One of the first advice you will get from a critique group is to get rid of the adverbs along with adjectives, filter words, the passive voice, dialog tags, "to be" verbs, present participles, exclamations, telling versus showing. I’m sure I’m forgetting a few along the way.
The question is should you get rid of all the adverbs?
OF COURSE NOT!
You have to use common sense.
If in his book "On Writing", Stephen King claims that "the road to hell is paved with adverbs" that does not prevent him from using them sparingly. In Harry Potter’s book J.K. Rowling uses a lot of adverbs in dialogue attribution and she does this even in his first installation of the series. That does not prevent Stephen King to admire her efforts and find her flaw "endearing rather than annoying." He goes as far as saying that Harry "speaks quietly, automatically, nervously, slowly, and often -- given his current case of raving adolescence -- ANGRILY." King found this flaw
Everything lies in moderation. Yes, you can use adverbs, but it doesn't have to become a lazy habit where you use an adverb as a shortcut.
Too many adverbs could signal several problems:
1. Telling and not showing (“We quickly ran down the path to the car” instead of “We stumbled to the car” or “’I have won!’ He said excitedly” instead of “He put his arms around me and smooched my words. “I have won!”)
2. A POV problem (“He sauntered lazily” indicates the narrator’s judgement in third person omniscient, but not in third person limited)
3. Distance the reader (“He tiptoed to the safe carefully,” The adverb prevents the reader from imagining the way he does that. The adverb takes the reader by the hand and tells the reader what to think.)
4. Redundancy (go down, very poorly, blast loudly, run quickly, yell angrily, creep quietly, etc.)
5. Poor vocabulary or careless writing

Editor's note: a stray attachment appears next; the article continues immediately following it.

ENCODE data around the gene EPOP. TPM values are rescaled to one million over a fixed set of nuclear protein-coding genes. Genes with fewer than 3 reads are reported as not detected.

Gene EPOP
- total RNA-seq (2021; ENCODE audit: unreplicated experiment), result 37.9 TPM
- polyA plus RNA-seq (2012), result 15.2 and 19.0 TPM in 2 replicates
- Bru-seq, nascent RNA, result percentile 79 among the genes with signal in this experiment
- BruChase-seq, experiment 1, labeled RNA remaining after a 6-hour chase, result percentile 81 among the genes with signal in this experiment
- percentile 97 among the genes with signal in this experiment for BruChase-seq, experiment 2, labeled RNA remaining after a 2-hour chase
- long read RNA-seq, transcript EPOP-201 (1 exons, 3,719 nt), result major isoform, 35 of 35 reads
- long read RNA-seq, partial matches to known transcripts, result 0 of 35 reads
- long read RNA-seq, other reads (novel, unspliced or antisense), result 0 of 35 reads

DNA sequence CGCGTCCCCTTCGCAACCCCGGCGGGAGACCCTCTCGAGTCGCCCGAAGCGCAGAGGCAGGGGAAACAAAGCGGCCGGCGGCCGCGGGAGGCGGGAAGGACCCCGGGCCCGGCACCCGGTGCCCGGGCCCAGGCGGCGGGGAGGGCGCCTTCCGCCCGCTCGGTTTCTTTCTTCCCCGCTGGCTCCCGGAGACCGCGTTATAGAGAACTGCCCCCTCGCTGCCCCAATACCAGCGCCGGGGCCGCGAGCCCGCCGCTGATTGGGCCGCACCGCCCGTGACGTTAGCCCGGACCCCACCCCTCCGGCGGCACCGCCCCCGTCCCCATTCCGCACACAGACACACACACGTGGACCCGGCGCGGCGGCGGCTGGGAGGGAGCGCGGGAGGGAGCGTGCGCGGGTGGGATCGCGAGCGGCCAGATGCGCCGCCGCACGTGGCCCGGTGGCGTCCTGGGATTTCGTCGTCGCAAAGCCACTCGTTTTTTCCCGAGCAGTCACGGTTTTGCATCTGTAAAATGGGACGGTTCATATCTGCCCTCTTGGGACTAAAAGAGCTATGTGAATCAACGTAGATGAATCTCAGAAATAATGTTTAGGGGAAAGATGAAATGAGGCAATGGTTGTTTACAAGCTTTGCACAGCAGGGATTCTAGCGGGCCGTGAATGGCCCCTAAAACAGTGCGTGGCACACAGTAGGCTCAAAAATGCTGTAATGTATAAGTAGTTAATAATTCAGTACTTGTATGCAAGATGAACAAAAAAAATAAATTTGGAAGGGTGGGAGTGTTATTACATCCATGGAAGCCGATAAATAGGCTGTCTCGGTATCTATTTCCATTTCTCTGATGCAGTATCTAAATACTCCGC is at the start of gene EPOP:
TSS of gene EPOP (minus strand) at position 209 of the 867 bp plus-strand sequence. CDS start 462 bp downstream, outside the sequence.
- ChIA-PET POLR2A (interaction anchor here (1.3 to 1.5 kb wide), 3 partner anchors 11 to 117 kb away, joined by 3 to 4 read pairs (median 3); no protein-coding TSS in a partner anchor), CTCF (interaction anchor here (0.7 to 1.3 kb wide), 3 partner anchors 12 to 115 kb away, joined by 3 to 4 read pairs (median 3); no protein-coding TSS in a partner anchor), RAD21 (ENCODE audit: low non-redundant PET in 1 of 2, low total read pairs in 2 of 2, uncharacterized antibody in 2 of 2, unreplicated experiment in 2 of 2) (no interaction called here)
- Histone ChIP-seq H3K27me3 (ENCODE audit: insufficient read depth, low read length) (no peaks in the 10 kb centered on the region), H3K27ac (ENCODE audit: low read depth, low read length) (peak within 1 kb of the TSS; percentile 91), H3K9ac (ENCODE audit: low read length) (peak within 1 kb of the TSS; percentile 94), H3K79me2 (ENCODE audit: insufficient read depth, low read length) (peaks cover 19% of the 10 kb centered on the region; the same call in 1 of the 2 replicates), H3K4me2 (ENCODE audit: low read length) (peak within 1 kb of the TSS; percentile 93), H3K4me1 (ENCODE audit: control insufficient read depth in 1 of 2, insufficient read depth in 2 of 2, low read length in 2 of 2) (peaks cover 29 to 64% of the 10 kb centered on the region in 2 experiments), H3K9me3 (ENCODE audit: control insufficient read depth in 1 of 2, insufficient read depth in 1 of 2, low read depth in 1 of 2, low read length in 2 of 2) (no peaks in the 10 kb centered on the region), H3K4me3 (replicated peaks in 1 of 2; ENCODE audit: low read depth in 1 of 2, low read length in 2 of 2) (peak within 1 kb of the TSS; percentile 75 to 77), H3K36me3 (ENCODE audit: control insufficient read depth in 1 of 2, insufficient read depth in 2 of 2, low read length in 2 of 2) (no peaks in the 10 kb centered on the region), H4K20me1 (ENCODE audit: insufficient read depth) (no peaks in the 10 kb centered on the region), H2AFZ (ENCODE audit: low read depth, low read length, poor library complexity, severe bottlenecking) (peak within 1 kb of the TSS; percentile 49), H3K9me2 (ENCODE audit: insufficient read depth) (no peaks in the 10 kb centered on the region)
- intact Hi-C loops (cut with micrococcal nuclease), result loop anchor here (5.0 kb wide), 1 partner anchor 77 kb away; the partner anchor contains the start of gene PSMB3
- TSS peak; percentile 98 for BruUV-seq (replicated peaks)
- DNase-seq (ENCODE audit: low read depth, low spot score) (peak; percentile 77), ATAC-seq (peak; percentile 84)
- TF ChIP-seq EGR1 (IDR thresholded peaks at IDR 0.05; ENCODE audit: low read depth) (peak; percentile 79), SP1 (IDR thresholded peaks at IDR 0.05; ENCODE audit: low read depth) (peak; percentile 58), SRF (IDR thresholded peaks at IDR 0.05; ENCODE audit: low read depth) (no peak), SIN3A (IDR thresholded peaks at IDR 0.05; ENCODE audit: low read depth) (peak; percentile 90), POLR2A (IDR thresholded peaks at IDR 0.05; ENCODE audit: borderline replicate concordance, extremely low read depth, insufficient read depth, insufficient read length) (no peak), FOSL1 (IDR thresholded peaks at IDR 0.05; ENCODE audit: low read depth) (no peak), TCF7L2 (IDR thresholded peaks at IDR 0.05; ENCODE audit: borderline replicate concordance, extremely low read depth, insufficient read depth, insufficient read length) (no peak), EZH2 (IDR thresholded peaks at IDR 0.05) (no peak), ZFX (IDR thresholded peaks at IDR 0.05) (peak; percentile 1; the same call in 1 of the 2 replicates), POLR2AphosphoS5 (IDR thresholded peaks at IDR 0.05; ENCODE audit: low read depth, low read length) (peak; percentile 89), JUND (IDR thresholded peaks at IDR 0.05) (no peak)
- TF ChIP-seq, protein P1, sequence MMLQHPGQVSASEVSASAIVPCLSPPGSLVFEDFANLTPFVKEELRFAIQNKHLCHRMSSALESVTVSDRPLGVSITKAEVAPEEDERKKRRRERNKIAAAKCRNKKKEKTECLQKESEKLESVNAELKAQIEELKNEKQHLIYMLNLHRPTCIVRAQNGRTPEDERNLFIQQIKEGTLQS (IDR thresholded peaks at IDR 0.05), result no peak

6. The image you are trying to convey is not clear in your head
7. Clichés (“Suddenly, all hell broke loose”)
8. Misuse (“She turned angrily.” Anger does not make you turn)
9. A weak verb Strong verbs evoke stronger images. Use them whenever you can.
She said quietly, “Wow! This woman was very big.”
Instead, say: “She whispered, “Wow! This woman was enormous.”
Do you walk slowly (adverb) across a place or do you prefer to amble (strong verb), stroll, roam, rove, wander or saunter across the place? As you can see, there are enough verbs to replace any adverb.
Plus of using adverbs:
O yeah, do you really need those pesky adverbs?
Yes you do actually, sometimes. A well-chosen adverb can clarify or strengthen an image.
Consider this sentence: "She had to hurry, but she had to hurry slowly, in order not to make a sound." (The Higher Power of Lucky by Susan Patron)
Any word that modifies a verb is qualified as an adverb. Sometimes these modifiers are important for meaning.
An adverb is “a word belonging to one of the major form classes in any of numerous languages, typically serving as a modifier of a verb, an adjective, another adverb, a preposition, a phrase, a clause, or a sentence, expressing some relation of manner or quality, place, time, degree, number, cause, opposition, affirmation, or denial, and in English also serving to connect and to express comment on clause content.”
He pulled until the thread broke. He stumbled back. He swore he would never play with yo-yos again.
Compare a sentence without those adverbs:
He pulled, the thread broke. He stumbled. He swore he would play with yo-yos.
The rule of thumb:
1. Scratch the adverb when it does not change the meaning of the verb (“He was so very tired” can be “He was exhausted”)
2. Scratch it when you can use a stronger verb instead (“They looked briefly” can be “They glanced”)
3. Keep it if it makes an impact (“She was super hungry” can be “She was ravenous” unless it’s a young adult talking)
4. Use adverbs in dialogues because we use them all the time when we speak.
To conclude, there is no checklist showing you what you are allowed to do in writing and what you are not allowed to do. As a beginner, it is good to have a reference on what to avoid, but that does not make it a to do list.